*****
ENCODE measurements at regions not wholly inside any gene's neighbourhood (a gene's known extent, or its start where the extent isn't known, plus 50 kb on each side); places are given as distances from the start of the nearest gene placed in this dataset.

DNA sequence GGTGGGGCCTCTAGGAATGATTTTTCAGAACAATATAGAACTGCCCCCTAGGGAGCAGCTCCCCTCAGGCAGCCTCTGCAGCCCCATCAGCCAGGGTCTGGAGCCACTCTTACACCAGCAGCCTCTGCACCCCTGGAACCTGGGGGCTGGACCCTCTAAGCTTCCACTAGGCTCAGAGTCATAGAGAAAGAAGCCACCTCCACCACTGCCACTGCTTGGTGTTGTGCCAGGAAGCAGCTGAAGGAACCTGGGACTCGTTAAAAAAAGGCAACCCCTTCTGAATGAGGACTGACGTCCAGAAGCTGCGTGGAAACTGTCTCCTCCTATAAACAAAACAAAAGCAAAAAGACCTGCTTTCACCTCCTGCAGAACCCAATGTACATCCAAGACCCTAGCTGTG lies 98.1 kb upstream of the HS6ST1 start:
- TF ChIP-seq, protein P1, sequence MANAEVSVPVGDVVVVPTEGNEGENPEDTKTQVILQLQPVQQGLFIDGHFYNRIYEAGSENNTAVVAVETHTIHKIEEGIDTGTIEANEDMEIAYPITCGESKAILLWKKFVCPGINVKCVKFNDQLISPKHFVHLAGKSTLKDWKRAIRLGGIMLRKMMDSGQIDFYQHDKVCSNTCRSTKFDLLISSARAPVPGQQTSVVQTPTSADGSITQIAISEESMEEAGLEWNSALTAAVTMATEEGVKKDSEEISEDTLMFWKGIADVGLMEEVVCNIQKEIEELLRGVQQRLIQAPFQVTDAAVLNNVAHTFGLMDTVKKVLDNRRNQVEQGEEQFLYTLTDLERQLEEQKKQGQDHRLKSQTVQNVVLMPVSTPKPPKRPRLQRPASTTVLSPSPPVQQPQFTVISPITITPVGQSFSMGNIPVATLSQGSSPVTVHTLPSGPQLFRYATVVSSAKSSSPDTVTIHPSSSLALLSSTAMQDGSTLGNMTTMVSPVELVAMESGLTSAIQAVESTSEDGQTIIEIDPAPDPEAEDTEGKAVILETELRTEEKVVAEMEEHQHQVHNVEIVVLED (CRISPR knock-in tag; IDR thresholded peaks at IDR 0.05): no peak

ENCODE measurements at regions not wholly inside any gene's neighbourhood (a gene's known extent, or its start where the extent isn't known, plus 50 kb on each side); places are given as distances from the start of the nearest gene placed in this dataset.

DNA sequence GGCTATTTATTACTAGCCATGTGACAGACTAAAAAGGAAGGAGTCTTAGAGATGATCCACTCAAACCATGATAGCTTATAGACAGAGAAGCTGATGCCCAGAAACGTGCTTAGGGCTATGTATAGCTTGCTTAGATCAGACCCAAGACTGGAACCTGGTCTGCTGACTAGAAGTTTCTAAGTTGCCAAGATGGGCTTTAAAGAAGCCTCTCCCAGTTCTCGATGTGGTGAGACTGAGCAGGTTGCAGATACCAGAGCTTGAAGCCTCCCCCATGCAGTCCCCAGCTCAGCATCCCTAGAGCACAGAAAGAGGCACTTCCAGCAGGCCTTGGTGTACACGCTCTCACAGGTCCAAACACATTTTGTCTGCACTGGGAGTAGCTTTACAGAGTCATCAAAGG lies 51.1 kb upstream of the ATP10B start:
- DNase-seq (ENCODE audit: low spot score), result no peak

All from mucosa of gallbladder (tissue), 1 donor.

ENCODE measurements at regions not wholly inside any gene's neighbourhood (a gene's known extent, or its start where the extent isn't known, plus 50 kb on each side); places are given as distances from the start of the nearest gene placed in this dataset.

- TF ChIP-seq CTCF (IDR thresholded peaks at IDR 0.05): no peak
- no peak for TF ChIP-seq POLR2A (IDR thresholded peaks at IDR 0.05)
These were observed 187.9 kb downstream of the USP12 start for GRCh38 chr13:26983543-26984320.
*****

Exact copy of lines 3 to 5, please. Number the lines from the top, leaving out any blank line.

- TF ChIP-seq, protein P1, sequence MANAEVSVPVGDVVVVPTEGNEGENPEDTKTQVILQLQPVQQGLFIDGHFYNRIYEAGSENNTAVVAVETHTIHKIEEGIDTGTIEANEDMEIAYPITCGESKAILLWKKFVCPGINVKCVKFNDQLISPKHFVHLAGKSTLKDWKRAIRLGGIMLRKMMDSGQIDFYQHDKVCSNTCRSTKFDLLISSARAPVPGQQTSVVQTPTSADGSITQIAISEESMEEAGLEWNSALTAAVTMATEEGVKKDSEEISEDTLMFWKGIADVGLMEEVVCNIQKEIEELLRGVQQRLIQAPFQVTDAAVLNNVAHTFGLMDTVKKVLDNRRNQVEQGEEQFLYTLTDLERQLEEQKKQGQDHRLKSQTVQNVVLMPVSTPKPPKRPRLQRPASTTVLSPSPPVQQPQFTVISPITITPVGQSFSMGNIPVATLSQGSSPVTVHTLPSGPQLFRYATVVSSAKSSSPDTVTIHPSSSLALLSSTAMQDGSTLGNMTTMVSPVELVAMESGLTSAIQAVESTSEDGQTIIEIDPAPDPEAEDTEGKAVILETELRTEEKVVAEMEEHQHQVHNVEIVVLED (CRISPR knock-in tag; IDR thresholded peaks at IDR 0.05): no peak

ENCODE measurements at regions not wholly inside any gene's neighbourhood (a gene's known extent, or its start where the extent isn't known, plus 50 kb on each side); places are given as distances from the start of the nearest gene placed in this dataset.

DNA sequence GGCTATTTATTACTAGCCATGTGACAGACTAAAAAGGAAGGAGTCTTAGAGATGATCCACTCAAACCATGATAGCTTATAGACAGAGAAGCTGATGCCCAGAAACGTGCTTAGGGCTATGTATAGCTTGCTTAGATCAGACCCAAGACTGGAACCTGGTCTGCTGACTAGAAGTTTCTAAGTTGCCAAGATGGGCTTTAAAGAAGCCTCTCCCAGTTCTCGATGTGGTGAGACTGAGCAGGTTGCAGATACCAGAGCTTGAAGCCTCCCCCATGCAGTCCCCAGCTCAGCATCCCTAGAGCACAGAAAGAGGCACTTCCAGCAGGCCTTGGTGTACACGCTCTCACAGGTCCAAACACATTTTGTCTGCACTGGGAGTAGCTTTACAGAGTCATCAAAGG lies 51.1 kb upstream of the ATP10B start: